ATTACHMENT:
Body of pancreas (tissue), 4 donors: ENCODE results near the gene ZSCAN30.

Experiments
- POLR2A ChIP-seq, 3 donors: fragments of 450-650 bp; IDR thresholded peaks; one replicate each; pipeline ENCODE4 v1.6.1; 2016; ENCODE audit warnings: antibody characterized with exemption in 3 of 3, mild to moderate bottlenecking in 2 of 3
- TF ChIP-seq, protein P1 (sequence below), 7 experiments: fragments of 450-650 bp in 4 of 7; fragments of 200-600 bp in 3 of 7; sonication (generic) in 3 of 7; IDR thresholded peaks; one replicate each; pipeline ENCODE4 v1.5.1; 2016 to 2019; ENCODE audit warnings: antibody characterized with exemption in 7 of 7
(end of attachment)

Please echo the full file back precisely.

Body of pancreas (tissue), 4 donors: ENCODE results near the gene ZSCAN30.

Experiments
- POLR2A ChIP-seq, 3 donors: fragments of 450-650 bp; IDR thresholded peaks; one replicate each; pipeline ENCODE4 v1.6.1; 2016; ENCODE audit warnings: antibody characterized with exemption in 3 of 3, mild to moderate bottlenecking in 2 of 3
- TF ChIP-seq, protein P1 (sequence below), 7 experiments: fragments of 450-650 bp in 4 of 7; fragments of 200-600 bp in 3 of 7; sonication (generic) in 3 of 7; IDR thresholded peaks; one replicate each; pipeline ENCODE4 v1.5.1; 2016 to 2019; ENCODE audit warnings: antibody characterized with exemption in 7 of 7